(#parenting #amwriting #noncovidpost October 2021)
How to play = how to write?
One of the joys of being a parent is I get to experience the pleasure of pure, unselfconscious, immersive play all over again. I get to witness the unburdened world of total fantasy and make believe. If I want to, I can join in, or I can bear witness, watching my children as they visit the most imaginative and exciting worlds.
Our evening walk on the edge of the village of Elterwater, the air is heavy with moisture, the clouds meet the tops of the peaks but it’s still autumn cool not yet winter cold. The children wear wellies, snoods and woollen winter hats. We love the Lake District. Although the kid’s memories of bi-annual visits have fallen deeper into their little subconsciousness (thank you Covid), yet the feelings of freedom, being close to nature and in awe of the foreverness of the fells has absolutely resurfaced. My son who is 6 follows the shallow running stream up hill. His wellies hit the stones hard, his physical strength and excitement ensuring even on the slippery smooth pebbles he remains upright and moving forward. I can hear his commentary. He is describing the new world around him. He is offering to his imaginary audience what he sees, he describes how to navigate the torrential waterfall he is climbing (in reality the water only just covers his wellies, with the occasional deeper crevice up-to his mid wellies). He is warning of the wild animals that may present at any moment. In his game, he is fighting the elements, he is racing to climb a mountain, he is an expert in the wilderness, he is sharing his advice like Bear Grylls or a narrator for Walking with Dinosaurs.
In the same running stream, my daughter 8, jumps and splashes. She’s only a few feet away from her brother yet 100 of miles away in imaginative distance. She holds her Sylvanian Rabbit, dressed in checked tweed high in the air. My daughter gives the rabbit a voice, the rabbit lives in these valleys, she burrows under the grass I stand on. According to my daughter’s narrative, 100s of burrows exist under our feet, tunnels and tunnels that we can not see. They contain small open fires, kitchen tables placed with tiny little mats, cups, saucers and homemade cakes – all smaller than her 8-year-old hand. She has created a whole village, a whole community, a whole world.
A murmuration of birds sways in the distance, too far away for me to identify their species. As I walk the autumn leaves crunch under my feet. A lorry carrying logs rolls high above our heads along the road on the edge of the hill. And I think of how playing is like writing.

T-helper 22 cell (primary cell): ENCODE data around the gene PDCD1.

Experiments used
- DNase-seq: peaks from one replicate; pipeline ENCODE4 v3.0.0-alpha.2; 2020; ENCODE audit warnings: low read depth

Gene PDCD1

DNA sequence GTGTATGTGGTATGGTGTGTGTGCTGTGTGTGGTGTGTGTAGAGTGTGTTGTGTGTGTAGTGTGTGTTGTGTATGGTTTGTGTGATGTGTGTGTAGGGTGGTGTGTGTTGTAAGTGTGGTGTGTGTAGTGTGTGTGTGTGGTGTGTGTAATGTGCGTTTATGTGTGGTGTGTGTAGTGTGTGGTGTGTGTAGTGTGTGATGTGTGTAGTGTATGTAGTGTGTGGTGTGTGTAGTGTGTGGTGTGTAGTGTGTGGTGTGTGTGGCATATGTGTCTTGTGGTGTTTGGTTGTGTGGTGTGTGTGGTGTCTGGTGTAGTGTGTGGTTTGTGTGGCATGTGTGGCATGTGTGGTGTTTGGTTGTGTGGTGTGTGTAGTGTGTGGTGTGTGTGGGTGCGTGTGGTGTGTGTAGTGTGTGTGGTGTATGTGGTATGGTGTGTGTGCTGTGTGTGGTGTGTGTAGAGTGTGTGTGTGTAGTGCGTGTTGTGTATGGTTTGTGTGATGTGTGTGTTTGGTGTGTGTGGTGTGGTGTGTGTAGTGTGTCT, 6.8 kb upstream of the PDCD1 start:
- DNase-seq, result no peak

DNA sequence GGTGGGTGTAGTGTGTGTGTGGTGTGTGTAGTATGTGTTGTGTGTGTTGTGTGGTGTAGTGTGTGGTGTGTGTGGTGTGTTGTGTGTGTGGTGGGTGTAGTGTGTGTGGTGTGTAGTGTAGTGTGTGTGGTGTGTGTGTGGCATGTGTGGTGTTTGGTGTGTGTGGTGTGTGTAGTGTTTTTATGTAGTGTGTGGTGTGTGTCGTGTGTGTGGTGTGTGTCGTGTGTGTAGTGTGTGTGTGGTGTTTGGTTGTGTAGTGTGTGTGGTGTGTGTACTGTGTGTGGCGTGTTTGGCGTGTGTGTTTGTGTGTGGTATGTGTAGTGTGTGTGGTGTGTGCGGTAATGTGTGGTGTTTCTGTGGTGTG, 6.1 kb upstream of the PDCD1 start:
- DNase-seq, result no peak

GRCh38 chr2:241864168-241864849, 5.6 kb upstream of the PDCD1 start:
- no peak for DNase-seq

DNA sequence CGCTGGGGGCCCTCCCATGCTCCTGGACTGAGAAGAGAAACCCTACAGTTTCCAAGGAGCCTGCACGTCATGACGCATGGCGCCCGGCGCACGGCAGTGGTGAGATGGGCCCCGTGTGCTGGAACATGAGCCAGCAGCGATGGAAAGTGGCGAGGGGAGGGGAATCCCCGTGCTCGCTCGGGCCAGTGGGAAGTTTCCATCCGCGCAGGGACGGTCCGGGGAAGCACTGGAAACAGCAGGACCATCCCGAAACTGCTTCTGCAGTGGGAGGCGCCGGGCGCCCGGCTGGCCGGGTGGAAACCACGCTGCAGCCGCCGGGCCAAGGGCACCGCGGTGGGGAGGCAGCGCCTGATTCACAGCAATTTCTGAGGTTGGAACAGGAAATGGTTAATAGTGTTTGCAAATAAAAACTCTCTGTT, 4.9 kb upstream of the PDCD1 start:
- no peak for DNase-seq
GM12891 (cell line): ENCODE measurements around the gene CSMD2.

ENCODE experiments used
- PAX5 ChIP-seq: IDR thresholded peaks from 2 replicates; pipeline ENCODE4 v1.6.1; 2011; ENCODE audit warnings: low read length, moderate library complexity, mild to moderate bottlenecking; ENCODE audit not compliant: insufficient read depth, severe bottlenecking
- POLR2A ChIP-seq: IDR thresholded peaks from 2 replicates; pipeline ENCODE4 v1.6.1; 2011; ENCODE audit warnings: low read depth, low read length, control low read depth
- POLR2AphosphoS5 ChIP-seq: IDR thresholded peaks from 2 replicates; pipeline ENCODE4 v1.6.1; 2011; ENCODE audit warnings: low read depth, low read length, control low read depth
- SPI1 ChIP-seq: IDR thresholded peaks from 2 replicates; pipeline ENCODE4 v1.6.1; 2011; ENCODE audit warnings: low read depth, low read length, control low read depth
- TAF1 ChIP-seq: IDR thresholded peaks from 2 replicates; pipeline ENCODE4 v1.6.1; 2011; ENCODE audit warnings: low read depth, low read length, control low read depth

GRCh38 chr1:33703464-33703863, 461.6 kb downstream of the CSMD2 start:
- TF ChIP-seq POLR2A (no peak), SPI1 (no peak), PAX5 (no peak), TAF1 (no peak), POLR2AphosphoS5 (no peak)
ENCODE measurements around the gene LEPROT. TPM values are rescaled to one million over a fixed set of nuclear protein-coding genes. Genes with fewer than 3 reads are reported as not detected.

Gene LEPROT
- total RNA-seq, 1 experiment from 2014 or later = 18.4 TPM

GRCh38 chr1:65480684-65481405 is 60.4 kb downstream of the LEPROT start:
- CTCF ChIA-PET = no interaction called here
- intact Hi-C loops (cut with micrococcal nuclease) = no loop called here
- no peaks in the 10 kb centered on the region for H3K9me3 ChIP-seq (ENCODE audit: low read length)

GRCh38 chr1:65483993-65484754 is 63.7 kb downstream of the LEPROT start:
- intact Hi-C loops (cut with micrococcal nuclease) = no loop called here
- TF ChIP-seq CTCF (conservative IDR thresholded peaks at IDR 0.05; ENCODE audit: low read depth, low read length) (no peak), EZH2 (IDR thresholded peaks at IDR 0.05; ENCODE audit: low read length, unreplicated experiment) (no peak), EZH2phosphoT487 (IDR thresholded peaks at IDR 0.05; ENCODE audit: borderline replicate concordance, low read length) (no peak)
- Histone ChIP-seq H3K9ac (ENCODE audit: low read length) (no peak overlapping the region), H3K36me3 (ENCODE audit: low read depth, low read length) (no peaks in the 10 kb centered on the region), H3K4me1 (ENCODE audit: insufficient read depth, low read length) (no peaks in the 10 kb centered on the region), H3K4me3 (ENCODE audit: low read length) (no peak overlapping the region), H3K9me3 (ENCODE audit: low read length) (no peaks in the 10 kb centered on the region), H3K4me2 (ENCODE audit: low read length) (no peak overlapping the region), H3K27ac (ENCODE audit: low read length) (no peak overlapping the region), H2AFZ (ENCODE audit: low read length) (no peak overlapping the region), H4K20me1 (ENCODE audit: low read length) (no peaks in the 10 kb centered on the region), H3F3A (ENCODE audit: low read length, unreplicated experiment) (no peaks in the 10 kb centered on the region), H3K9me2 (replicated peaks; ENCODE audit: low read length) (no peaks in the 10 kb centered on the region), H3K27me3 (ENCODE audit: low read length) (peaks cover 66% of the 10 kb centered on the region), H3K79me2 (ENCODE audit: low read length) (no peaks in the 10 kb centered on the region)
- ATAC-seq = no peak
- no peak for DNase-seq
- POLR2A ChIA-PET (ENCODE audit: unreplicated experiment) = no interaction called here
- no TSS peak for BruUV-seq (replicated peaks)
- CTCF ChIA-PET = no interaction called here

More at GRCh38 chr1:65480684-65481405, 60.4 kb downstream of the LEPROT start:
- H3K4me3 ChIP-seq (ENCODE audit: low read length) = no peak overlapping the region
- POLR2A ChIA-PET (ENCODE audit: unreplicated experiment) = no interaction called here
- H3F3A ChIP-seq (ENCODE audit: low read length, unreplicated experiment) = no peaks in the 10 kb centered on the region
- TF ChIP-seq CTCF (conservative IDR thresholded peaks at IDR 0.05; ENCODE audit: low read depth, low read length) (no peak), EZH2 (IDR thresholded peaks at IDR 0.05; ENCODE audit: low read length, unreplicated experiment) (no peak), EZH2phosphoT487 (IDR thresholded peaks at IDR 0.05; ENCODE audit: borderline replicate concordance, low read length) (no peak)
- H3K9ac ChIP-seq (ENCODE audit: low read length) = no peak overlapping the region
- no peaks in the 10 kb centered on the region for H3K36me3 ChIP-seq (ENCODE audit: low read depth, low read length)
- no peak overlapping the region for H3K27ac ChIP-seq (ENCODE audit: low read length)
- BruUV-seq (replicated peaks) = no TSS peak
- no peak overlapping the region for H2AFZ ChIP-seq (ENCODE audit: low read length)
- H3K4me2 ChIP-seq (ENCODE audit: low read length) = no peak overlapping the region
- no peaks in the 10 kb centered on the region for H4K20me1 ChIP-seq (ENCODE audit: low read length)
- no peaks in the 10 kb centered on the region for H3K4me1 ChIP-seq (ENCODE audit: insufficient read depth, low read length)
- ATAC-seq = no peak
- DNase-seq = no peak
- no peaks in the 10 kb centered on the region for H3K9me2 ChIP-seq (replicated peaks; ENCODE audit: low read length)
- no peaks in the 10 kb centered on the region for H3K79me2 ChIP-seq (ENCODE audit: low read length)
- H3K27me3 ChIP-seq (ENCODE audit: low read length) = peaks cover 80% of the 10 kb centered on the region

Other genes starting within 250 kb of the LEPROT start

As writers, we go off into our own worlds, we have conversations in our head, we question our characters, their motives. We walk along the real world, but within it we create our new worlds. When I was writing A Heron Watched Me Fall, I often imagined that my characters were with me, walking with me, talking to me. I questioned them, I questioned what they thought, how they felt – I basically played the same games my own children are playing now. Just as my own daughter has a vivid vison of a table set for the 5cm tall Sylvanian rabbit family, I too can see the kitchen table of my characters. I can smell the morning coffee they pour, hear the conversations they have. At times I have been at the kitchen table with them, I have witnessed their struggles, their laughter, I have witnessed their mundane mornings and their most explosive.
So, I ask myself, as writers, do we ever actually stop playing? Is that all writing is? a continuation of our childhood fantasies? A way to create a new world to exist within this reality? I’m not sure, but for now I’m off to explore the new species of dinosaur found behind a log. I’m off to visit the shop Rabbit is currently setting up on the stream side, and somewhere deep down in my own psyche, my own subconsciousness, I’m thinking about my new characters and the world I’m about to create for them. I’m thinking of the perfect title for a book still deep within me, but with slow snippets bubbling to my surface. Deer Can Not See Orange. I have a title; I now have a new game to play.